In Cutler's Defense
It amazes me that fans denigrate Jay Cutler (You're Wrong About Jay Cutler, Aug. 15) for not wanting to be a public figure. In a world in which we are constantly bombarded with celebrity reality shows, stories about Twitter wars and players holding out for bigger contracts, I find it refreshing to see an athlete who wants to be on television for only one thing: winning football games.
Never mind that Cutler is the first quarterback in the history of the Bears to throw for 3,000 yards in consecutive seasons. What impresses me the most about Cutler is that he has finally brought stability to a Bears team that in recent years has gone through signal-callers faster than William (the Refrigerator) Perry went through Twinkies. Now all Chicago needs to do is stop passing over proven offensive linemen during the off-season. The front office should do what it takes to get Cutler some protection and keep him healthy.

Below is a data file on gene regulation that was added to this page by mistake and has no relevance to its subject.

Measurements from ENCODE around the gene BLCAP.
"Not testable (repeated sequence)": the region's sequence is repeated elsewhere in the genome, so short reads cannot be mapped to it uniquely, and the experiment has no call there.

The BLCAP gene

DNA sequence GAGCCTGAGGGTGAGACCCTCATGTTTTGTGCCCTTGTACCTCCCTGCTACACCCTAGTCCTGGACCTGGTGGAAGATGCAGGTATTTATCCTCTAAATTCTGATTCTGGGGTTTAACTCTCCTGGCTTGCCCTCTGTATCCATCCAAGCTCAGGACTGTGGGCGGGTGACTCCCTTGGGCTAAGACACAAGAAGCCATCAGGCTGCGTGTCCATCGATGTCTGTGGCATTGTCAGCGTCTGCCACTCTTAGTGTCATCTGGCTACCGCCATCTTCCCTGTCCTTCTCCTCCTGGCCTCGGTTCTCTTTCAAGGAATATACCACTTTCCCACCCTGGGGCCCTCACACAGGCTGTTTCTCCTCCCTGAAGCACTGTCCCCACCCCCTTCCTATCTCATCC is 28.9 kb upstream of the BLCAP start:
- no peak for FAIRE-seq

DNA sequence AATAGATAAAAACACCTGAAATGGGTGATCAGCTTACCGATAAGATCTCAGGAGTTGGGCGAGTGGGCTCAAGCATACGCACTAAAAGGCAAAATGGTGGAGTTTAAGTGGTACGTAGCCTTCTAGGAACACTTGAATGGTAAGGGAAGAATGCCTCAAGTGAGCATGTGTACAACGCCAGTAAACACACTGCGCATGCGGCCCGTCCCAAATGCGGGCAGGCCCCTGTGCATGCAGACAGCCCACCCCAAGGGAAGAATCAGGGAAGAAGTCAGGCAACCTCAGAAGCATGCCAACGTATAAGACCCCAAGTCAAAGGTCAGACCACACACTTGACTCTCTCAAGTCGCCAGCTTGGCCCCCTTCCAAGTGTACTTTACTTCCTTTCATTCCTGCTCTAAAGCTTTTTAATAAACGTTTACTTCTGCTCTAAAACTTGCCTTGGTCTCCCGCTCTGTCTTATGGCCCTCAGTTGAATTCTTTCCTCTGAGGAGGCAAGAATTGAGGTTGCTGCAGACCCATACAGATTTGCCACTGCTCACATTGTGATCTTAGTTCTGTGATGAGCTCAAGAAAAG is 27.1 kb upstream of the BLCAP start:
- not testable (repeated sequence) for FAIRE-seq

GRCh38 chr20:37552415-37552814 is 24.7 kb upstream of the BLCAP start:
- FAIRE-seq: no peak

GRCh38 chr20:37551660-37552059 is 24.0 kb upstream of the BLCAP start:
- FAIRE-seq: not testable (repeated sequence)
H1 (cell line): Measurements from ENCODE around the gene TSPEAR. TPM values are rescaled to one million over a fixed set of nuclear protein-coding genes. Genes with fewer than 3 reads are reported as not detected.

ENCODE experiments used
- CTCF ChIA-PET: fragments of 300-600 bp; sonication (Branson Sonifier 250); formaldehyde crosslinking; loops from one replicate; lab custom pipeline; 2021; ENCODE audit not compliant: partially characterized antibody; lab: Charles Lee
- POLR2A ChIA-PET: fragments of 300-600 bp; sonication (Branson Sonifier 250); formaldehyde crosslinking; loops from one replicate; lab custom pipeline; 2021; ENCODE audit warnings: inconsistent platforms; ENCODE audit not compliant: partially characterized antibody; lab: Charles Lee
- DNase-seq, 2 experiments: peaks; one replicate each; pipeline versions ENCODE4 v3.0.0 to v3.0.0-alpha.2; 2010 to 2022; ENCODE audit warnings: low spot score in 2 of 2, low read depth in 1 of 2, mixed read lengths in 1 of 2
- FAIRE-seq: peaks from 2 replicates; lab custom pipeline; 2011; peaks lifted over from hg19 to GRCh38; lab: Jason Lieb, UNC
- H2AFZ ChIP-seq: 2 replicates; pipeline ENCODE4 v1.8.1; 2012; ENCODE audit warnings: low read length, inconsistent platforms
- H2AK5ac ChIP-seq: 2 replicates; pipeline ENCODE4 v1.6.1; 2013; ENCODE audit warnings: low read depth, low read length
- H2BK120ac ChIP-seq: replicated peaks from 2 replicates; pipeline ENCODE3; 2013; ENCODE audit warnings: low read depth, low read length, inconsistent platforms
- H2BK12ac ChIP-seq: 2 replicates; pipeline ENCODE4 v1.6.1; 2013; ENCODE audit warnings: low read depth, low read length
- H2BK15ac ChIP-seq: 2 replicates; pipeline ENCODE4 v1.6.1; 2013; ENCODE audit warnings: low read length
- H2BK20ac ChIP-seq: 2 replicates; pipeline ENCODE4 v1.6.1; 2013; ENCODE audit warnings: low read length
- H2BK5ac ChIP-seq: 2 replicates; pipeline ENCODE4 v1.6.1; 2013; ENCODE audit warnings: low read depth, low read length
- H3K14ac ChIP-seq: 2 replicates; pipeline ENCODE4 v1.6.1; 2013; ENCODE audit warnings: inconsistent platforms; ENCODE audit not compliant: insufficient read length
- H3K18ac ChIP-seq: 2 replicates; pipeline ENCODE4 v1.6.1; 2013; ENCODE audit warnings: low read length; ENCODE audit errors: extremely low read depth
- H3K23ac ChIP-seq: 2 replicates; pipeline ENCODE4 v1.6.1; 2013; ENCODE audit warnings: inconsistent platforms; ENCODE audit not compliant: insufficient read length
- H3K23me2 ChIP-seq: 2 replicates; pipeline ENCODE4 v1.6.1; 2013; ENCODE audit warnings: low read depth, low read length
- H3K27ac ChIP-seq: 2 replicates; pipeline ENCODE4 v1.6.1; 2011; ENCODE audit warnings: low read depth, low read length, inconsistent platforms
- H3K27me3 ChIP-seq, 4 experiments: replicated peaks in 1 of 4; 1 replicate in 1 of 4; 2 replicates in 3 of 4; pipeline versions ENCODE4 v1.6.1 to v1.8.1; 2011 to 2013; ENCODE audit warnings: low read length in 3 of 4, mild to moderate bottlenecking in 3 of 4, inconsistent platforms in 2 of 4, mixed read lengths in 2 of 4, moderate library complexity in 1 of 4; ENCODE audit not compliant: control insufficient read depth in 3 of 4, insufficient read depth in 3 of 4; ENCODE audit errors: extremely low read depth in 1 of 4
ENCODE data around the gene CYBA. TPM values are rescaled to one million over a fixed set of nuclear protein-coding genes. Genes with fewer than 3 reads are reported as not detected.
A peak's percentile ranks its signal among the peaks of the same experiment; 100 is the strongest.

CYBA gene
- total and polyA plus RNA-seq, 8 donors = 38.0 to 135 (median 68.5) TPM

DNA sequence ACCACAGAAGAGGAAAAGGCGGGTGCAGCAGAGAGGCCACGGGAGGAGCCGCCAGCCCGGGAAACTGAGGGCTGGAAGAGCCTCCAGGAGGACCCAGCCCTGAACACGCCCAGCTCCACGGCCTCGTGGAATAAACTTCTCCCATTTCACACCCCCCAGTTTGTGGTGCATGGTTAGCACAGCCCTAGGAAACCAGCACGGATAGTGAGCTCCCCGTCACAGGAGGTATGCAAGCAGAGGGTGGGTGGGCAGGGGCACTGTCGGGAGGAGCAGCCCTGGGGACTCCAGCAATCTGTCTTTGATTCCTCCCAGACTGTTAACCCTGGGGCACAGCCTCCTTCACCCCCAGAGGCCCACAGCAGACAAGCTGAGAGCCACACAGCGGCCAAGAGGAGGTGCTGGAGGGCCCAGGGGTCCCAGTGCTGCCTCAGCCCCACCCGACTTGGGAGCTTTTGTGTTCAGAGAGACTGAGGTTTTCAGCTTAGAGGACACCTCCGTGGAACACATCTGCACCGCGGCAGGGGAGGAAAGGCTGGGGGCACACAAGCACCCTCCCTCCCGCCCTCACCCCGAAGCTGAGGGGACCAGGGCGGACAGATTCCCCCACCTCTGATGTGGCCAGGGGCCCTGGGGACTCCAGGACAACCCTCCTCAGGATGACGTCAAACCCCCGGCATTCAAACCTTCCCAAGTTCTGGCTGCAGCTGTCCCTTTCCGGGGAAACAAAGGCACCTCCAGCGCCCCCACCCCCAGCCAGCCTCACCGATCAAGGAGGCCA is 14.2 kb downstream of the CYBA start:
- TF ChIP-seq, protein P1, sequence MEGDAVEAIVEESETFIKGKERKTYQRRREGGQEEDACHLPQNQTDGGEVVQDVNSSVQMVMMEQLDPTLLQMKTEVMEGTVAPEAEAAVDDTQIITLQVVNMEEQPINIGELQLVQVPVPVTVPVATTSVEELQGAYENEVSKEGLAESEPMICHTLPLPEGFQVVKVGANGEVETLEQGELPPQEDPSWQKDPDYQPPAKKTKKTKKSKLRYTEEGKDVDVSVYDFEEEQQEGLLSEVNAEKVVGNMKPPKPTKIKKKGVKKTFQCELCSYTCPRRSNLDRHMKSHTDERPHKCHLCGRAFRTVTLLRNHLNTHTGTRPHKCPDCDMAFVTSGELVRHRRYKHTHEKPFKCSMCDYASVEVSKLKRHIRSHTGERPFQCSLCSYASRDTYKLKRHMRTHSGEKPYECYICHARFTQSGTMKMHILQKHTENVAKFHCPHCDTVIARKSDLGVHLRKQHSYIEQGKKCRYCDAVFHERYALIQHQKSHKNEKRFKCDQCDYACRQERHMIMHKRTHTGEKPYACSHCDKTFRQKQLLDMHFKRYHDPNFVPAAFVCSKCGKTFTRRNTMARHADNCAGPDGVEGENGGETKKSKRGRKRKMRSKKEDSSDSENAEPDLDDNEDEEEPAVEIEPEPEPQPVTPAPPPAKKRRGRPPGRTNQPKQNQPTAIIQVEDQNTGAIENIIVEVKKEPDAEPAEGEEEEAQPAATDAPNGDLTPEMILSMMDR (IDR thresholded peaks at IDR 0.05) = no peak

Brenden West, Dyersville, Iowa
I have never been a Cutler fan because I don't think he is a winner and because his sullen demeanor on the sideline shows a level of disconnect from the game. What I find interesting about your article was that the words leader and leadership were not mentioned once in regards to Cutler. Wouldn't one need to be a great leader or have superb leadership skills to be a successful NFL quarterback?
Kirstin Torrence, Frisco, Texas
The Fix Was In
I want to thank Joe Posnanski for his great essay on Marv Levy (POINT AFTER, Aug. 15). Reading about Levy's new career as a novelist and reflecting on his past as the coach of the Bills reminded me of the X-Files and the mysterious smoker played by William B. Davis. In one episode Davis, whose character had the power to fix any outcome, made this comment, "What I don't want to see is the Bills winning the Super Bowl. As long as I'm alive, that doesn't happen."